Sadly a strong UK trade performance (for once) gets overlooked by the GDP release

Late on Friday the credit ratings agency Moodys offered its latest opinion on the state of play on the UK.

Leading ratings agency Moody’s has signalled it is poised to downgrade the credit rating on Britain’s government debt, warning that Brexit has triggered an “erosion in institutional strength” that threatens the UK’s financial credibility.

The ratings agency, which scores debt on the basis of how likely they are to default, changed the outlook on its Aa2 rating on the debt issued by the UK government from “stable” to “negative”.

That implies a cut to the actual rating could be coming imminently. ( Sky News)

Unfortunately for Sky News they went wrong with the first word in two respects. These days there is no such thing as a leading ratings agency and of course their operations are lagging and not leading. Also if it was going to be imminent they would have actually done it.

Indeed the crux of the matter was rather curious.

Moody’s said: “In the current political climate, Moody’s sees no meaningful pressure for debt-reducing fiscal policies.”

That was an odd statement because as I pointed out on social media the falls in bond yields have changed matters on this subject. The UK fifty-year Gilt yield closed the week at 1.23% whereas the Moodys report and some of the reporting seemed to be from an era where it was say 4% or 5% so if you like in one of the forecasts by the Office for Budget Responsibility or OBR.

Moody’s said Britain’s £1.8trn of public debt – more than 80% of annual economic output – risked rising again and the economy could be “more susceptible to shocks than previously assumed”.

Indeed Moodys seemed to be playing politics.

Moody’s said that “Brexit has been the catalyst for [an] erosion in institutional strength” which helped explain the change in outlook.

It said the main rationale for the change of view was firstly that “UK institutions have weakened as they have struggled to cope with the magnitude of policy challenges that they currently face, including those that relate to fiscal policy”.

What we do know is that fiscal policy is set to be looser like er France and well.

At Aa2, Britain is on the same level as France but below Germany’s AAA rating.

GDP Growth

The X-Factor in all of this is how the economy grows which is where today’s news comes in. It was hard not to have a wry smile at the Moodys report arriving just a say after the Bank of England had raised its growth estimate.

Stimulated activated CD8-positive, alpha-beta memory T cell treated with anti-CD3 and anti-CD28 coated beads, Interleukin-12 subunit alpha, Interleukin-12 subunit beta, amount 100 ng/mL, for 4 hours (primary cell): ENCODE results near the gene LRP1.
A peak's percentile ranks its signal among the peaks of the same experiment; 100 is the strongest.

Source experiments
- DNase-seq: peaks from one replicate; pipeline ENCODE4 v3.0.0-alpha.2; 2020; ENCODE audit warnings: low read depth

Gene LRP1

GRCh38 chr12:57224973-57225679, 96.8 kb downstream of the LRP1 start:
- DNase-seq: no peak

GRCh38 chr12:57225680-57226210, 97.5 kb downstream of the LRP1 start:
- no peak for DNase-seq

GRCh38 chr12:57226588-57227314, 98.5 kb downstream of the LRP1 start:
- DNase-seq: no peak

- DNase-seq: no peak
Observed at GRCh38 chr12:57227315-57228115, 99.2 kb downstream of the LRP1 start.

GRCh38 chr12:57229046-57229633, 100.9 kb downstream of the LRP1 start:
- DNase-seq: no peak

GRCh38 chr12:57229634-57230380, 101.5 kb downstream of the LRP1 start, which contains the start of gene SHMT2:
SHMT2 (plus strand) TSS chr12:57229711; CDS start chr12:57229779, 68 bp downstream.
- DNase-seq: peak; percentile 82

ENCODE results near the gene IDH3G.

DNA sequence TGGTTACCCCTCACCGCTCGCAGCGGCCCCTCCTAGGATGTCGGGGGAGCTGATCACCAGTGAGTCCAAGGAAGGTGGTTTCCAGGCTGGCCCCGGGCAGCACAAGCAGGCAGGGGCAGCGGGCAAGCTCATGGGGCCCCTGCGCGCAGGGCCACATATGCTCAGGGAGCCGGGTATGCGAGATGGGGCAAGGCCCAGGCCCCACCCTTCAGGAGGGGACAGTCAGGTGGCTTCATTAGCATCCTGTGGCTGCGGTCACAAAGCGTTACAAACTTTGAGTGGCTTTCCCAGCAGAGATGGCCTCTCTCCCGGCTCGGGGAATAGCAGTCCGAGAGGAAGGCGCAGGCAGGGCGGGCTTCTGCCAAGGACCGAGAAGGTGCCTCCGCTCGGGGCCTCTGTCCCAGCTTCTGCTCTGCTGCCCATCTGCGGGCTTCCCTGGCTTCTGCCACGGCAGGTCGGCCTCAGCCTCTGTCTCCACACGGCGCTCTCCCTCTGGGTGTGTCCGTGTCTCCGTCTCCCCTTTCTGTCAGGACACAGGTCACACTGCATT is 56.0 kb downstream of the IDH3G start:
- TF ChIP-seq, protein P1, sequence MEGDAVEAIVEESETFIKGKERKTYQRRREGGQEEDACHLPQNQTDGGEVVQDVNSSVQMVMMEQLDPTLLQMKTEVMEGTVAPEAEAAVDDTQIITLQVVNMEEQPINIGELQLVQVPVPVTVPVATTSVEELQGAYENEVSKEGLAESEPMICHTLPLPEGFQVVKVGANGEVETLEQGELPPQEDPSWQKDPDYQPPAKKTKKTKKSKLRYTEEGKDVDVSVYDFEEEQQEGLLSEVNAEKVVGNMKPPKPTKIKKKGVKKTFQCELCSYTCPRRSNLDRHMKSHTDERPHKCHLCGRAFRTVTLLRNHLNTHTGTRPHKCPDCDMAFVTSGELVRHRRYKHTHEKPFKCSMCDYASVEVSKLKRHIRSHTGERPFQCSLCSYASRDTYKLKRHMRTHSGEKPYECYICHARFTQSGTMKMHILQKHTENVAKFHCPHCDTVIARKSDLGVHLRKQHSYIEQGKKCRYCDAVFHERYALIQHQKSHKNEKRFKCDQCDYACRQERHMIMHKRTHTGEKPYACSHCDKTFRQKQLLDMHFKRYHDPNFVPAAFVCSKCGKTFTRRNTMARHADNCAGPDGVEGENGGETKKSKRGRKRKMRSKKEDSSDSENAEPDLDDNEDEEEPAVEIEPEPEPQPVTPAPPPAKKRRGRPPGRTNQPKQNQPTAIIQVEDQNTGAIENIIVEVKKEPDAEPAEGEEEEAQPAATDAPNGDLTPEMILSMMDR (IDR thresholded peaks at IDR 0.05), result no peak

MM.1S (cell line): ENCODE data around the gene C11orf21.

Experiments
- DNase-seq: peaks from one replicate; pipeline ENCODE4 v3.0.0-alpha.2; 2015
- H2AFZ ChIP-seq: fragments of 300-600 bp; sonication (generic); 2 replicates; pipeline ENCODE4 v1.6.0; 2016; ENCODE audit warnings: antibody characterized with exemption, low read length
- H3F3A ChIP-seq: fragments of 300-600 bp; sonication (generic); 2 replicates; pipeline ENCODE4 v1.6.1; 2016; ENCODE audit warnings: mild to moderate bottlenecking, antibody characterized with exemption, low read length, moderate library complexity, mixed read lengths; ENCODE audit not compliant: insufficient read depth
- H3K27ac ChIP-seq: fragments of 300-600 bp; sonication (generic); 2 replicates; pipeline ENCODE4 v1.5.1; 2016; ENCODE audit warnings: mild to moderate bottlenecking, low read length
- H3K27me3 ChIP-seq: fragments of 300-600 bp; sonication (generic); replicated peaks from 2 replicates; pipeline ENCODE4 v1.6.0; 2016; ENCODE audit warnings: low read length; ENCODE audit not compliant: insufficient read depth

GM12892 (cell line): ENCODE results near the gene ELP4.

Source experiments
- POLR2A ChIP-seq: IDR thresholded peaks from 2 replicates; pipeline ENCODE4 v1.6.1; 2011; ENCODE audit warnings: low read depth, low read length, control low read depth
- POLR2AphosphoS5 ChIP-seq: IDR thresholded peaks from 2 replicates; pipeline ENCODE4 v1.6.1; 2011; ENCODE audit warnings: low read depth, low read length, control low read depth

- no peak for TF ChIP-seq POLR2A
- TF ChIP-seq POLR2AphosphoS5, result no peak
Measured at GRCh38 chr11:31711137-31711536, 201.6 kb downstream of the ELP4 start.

Bank staff’s estimate for GDP growth in 2019 Q3 as a whole had been revised up to 0.4%, from 0.2%
at the time of the Committee’s previous meeting. This was largely the result of an upward revision to estimates
of service sector output for June and July.

If we move to the actual numbers released this morning we were told this.

UK gross domestic product (GDP) in volume terms was estimated to have increased by 0.3% in Quarter 3 (July to Sept) 2019. When compared with the same quarter a year ago, UK GDP increased by 1.0% in Quarter 3 2019; this is the slowest rate of quarter-on-year growth since Quarter 1 (Jan to Mar) 2010.

So some growth but the annual number has been pulled lower by the contraction in the second quarter. Overall we are very similar to the Euro area where annual growth is 1.1% and quarterly 0.2%. The breakdown was familiar for the UK as well.

The service and construction sectors provided positive contributions to GDP growth, while output in the production sector was flat in Quarter 3 2019.

We got more detail here.

Manufacturing was flat in Quarter 3 2019, as was production. Services output increased by 0.4% in Quarter 3 2019, following the weakest quarterly figure in three years in the previous quarter. Construction output experienced a pickup following a weak Quarter 2, increasing by 0.6%.

Regular readers will know that I have long argued that we have in fact had a “march of the services” rather than a “march of the makers” and that the services sector is probably above 80% of the economy now. On a quarterly basis we saw this.